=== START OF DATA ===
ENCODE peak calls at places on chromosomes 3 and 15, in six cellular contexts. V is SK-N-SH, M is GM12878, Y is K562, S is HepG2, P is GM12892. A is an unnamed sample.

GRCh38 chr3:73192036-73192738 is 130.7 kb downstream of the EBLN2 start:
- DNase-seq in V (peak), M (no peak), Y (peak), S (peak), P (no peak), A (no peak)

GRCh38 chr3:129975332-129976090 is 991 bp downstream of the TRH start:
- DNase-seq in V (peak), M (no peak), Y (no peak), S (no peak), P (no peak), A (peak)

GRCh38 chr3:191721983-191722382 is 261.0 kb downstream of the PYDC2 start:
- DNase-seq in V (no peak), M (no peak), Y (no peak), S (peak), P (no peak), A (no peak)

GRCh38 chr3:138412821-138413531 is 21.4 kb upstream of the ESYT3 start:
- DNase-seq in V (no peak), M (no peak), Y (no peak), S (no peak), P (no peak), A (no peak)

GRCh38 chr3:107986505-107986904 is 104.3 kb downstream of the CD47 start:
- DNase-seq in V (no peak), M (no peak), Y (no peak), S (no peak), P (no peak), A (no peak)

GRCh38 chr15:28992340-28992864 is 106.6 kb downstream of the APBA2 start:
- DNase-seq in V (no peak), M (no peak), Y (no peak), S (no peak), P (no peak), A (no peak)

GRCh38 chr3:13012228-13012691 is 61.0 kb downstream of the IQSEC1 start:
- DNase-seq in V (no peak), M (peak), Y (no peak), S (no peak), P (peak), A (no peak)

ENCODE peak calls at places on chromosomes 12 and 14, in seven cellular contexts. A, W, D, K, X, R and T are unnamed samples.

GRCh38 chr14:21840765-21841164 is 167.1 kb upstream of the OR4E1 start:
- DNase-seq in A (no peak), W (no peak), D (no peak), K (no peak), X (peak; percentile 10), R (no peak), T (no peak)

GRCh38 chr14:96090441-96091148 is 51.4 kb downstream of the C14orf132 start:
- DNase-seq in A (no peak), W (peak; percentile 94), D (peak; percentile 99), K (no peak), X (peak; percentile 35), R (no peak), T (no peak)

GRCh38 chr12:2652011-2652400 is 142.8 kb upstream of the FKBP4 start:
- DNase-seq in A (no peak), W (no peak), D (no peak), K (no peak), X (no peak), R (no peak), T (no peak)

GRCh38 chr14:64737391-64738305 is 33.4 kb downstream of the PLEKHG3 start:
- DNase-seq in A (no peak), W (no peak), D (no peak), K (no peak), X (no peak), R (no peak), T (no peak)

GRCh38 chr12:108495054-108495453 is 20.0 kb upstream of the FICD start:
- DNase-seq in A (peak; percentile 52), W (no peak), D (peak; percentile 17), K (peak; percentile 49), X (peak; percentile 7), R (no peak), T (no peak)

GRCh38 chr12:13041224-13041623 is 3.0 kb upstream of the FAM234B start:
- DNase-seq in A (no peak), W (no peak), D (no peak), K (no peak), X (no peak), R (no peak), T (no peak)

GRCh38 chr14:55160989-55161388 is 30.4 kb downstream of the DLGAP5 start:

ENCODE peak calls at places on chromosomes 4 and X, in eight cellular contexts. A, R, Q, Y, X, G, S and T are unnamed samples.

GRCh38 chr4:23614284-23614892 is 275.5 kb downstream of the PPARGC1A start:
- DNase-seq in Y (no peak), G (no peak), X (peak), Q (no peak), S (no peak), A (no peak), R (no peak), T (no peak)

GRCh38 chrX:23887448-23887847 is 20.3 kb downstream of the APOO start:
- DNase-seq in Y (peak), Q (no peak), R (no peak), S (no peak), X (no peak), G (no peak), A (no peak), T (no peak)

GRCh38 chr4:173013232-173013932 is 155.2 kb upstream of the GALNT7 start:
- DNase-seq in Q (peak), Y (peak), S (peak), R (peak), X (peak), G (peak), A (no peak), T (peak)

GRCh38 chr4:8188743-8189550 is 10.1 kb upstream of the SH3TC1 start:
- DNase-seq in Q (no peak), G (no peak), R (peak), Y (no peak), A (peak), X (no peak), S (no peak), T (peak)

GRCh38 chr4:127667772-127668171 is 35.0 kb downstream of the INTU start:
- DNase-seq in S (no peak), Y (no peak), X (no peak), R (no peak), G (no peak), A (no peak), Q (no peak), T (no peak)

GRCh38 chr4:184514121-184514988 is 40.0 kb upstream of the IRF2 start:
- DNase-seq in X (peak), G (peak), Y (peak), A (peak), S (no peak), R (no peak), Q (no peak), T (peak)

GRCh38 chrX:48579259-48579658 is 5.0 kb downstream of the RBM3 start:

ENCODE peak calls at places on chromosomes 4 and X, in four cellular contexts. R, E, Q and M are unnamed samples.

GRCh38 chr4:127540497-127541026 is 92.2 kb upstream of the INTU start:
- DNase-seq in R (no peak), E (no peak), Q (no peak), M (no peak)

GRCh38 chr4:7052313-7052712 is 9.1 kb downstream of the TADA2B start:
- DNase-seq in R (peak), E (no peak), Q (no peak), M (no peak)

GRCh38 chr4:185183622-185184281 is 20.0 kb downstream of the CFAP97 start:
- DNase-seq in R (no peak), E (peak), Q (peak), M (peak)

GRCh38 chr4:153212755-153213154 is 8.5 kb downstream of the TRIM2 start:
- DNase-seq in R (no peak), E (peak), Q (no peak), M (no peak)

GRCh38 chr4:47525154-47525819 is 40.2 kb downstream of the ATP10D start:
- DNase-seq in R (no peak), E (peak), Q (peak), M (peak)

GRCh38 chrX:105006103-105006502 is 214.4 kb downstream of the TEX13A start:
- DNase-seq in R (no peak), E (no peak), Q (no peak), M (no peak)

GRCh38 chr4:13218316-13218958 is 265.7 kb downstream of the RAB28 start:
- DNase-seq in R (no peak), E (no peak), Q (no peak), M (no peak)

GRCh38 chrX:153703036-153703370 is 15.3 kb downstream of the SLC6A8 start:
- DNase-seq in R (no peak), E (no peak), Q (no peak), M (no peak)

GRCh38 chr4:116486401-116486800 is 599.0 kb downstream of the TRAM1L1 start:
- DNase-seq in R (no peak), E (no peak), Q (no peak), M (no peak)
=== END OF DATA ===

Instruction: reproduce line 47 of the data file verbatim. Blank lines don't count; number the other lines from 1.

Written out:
GRCh38 chr4:7052313-7052712 is 9.1 kb downstream of the TADA2B start: